Palmers host live music program Poet Palooza

Lexi Valenzuela

Crashing drum cymbals and electric guitar riffs flooded the Campus Courtyard as students listened to live music, received personalized Henna tattoos, and enjoyed hot snacks. Members of the audience danced with the music and shouted in glee whenever the band members cheered. 

Poet Palooza was a concert hosted by the Palmer Society on Saturday, Oct. 8. It consisted of four alternative rock and punk bands: Karate in the Garage, The Owl in Daylight, One High Five, and the Counter Minds. The event ran from 7:00 p.m. to 11:00 p.m. and was a brand new addition to Whittier College’s social events, with an approximate attendance of 108 students. 

“I had a lot of fun. I liked the bands and the food,” sophomore Francis Kelleher said. “It was different, which I enjoyed. It was chill.”

Everyone could enjoy the buffet -style salted pretzels and spicy nachos while creating their own Henna designs and glitter tattoos. 


“My society wished to do something different during the Fall semester to give variety to the students’ social calendar,” said junior Palmer Chair Michelle Ordoñez. “Our goal was to create an event that would allow students a different atmosphere from the usual dances, while also displaying SoCal local music. I met Karate in the Garage when they performed at the Santa Ana Observatory in July, and they hyped the crowd up so much. They got me in contact with One High Five and The Owl in Daylight. The first band, the Counter Minds, I knew from high school.” 

Various band members entertained the crowd, telling jokes and singing directly to select members of the audience. A few bold students stood in the front, dancing with the music, whereas the rest looked on with amusement. Something unique about this on-campus event was that students were allowed to leave the event and return whenever, which is normally against the rules for safety regulations.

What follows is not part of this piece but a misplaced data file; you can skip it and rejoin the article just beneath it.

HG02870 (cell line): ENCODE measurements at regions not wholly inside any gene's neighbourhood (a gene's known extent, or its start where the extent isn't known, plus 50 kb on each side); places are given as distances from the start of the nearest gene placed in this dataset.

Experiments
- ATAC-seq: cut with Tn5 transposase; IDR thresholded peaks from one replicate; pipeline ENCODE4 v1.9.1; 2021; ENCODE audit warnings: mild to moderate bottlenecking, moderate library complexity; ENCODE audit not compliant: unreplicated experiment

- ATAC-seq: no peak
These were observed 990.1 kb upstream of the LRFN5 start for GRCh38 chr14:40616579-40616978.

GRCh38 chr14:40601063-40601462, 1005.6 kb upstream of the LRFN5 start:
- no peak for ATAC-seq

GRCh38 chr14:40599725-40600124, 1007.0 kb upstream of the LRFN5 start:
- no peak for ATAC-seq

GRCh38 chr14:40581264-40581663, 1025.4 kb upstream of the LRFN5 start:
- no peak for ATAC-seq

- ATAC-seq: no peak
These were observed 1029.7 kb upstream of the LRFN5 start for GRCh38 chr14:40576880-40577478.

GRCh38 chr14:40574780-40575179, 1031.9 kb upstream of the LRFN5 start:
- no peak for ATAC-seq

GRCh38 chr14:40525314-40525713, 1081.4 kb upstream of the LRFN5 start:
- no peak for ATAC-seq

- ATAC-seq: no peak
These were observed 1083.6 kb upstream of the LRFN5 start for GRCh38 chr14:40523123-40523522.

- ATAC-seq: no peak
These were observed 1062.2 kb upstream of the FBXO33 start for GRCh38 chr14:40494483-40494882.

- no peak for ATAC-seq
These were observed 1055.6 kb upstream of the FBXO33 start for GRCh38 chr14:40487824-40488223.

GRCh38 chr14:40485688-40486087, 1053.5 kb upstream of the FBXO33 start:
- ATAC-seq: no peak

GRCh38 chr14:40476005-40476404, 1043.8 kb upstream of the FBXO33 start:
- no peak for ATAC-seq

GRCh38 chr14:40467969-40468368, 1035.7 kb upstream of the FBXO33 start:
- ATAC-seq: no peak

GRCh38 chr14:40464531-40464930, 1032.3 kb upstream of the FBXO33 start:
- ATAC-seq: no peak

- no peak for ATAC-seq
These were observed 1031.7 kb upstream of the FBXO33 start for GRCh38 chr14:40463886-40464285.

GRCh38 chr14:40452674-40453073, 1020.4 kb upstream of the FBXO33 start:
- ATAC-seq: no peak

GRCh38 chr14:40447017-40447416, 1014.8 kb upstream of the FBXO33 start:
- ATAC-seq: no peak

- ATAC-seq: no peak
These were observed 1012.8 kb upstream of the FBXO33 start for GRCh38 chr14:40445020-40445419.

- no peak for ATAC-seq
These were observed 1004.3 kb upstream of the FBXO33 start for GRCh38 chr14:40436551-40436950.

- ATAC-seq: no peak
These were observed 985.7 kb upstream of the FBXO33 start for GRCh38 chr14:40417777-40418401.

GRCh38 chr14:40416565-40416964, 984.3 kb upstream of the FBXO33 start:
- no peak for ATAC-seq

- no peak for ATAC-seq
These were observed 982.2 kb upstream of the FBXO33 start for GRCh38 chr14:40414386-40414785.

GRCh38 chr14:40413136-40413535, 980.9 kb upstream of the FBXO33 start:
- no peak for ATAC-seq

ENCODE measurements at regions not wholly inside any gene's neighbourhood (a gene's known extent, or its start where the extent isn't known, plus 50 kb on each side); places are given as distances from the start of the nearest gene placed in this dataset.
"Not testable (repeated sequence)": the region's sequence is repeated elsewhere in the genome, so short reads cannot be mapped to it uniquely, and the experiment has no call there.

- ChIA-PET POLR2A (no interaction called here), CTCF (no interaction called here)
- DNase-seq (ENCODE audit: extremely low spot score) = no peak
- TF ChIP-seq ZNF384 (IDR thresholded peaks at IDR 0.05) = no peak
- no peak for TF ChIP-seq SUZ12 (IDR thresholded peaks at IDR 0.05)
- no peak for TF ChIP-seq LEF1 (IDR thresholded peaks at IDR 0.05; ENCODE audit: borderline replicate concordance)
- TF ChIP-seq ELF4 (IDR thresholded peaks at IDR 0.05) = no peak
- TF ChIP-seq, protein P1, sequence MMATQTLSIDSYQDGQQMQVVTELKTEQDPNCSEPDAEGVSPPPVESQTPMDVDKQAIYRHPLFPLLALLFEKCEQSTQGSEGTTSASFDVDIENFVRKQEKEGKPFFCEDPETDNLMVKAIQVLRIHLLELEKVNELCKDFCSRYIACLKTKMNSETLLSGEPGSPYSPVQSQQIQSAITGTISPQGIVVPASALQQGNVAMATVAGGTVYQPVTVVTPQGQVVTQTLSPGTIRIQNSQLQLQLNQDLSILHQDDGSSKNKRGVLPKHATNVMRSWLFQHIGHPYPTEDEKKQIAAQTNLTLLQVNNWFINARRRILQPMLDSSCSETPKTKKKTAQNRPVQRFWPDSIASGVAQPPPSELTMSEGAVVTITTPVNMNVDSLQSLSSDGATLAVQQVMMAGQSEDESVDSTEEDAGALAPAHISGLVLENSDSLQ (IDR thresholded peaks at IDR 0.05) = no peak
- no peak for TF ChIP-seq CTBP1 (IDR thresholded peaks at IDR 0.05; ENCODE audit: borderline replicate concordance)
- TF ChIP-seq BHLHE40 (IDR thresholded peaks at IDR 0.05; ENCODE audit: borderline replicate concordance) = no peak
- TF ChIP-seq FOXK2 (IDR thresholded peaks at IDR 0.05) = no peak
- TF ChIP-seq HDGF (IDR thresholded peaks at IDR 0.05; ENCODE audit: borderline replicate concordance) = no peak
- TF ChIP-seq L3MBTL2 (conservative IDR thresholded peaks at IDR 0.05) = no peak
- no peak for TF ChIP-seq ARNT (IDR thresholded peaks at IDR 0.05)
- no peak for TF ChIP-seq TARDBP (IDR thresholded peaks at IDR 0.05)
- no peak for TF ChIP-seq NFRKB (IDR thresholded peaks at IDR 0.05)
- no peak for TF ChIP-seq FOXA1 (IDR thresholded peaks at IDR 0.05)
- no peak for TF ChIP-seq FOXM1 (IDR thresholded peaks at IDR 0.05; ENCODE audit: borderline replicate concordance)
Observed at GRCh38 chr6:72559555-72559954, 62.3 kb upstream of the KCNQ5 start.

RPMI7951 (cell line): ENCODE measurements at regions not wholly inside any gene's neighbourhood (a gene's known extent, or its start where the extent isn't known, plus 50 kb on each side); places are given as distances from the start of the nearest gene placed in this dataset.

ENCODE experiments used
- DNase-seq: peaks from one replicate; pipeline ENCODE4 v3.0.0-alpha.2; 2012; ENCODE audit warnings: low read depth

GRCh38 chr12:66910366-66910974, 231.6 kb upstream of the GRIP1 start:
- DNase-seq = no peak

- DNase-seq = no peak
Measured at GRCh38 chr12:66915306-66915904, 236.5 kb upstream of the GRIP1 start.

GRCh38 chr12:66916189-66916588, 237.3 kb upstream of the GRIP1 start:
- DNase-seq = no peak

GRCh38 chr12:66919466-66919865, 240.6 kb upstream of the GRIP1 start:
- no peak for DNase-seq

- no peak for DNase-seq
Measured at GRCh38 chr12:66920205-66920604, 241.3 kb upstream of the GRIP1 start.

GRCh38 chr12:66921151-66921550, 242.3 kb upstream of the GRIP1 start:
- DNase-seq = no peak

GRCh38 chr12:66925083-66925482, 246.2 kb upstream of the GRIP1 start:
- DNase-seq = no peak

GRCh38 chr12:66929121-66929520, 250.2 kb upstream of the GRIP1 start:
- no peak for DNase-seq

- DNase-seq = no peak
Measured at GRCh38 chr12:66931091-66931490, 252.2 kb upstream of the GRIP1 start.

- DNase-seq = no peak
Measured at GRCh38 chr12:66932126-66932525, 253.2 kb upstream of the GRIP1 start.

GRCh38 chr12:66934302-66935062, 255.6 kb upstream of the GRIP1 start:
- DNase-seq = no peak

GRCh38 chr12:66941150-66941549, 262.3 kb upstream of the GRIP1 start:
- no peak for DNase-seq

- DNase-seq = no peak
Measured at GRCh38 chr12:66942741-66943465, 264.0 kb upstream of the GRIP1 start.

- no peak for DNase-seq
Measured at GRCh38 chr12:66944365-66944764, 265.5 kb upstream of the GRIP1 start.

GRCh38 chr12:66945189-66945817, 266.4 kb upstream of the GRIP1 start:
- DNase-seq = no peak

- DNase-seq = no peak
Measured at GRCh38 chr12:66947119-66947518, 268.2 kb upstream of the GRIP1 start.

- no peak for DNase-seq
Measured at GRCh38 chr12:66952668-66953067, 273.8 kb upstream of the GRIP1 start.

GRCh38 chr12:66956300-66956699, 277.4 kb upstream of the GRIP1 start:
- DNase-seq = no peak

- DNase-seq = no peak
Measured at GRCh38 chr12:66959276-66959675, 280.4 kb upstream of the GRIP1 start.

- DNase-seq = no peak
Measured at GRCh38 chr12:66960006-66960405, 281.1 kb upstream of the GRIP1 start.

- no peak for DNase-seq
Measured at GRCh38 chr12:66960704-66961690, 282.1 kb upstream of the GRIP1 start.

“I really enjoyed the overall mood of the event,” sophomore Manuel Chavez said.  “Everyone was super friendly, and it was a great way to meet new people. I was able to get a henna tattoo of a dolphin while chatting with friends and relaxing by listening to some good music. They were smaller alternative bands, but that’s the kind of music I enjoy listening to.”

Chavez decided he liked the music so much that he ended up following The Owl in Daylight on Spotify. “Overall,  it was a fun event to go to, and hopefully if it’s back next year; there could be an even bigger turn out,” Chavez said.

“I looked forward to our program based off its uniqueness,” said Palmer senior Leslie Caamal. “Other societies always put on great events for us. We appreciate that these events are on different spectrums and ultimately cater to the interests of so many different students. As Palmers, we wanted to do the same by putting on an event for the student body that would be different than a traditional dance. We chose to do a concert in lieu of a dance to shake things up a bit. It turned out to be more successful than we expected,  and we hope to continue hosting this event in the future with different and bigger bands each year.” 

This is the first event at Whittier College that has debuted new music artists.


“The Palmer Society has never hosted a program like this before,” said Palmer senior Jessica Willis. “Some interesting aspects to our program were that the Palmer Society was able to bring Whittier College an experience that I don’t believe has been done before; we brought live, local pop-punk bands to campus, an alternative to the club/hip-hop/rap music that is typically premiered at WC events; because the bands were local, and not yet famous, they were generous enough to stick around after their sets; socialize with the students,” said Willis. 

The bands even stayed after their performancees to give out merchandise and promote their brand. They each gave out stickers and sold music paraphanalia. 

 “It was also nice to have a musical program where students could hang out and socialize with one another on blankets, and enjoy a more relaxed environment as opposed to a dance,” said Willis.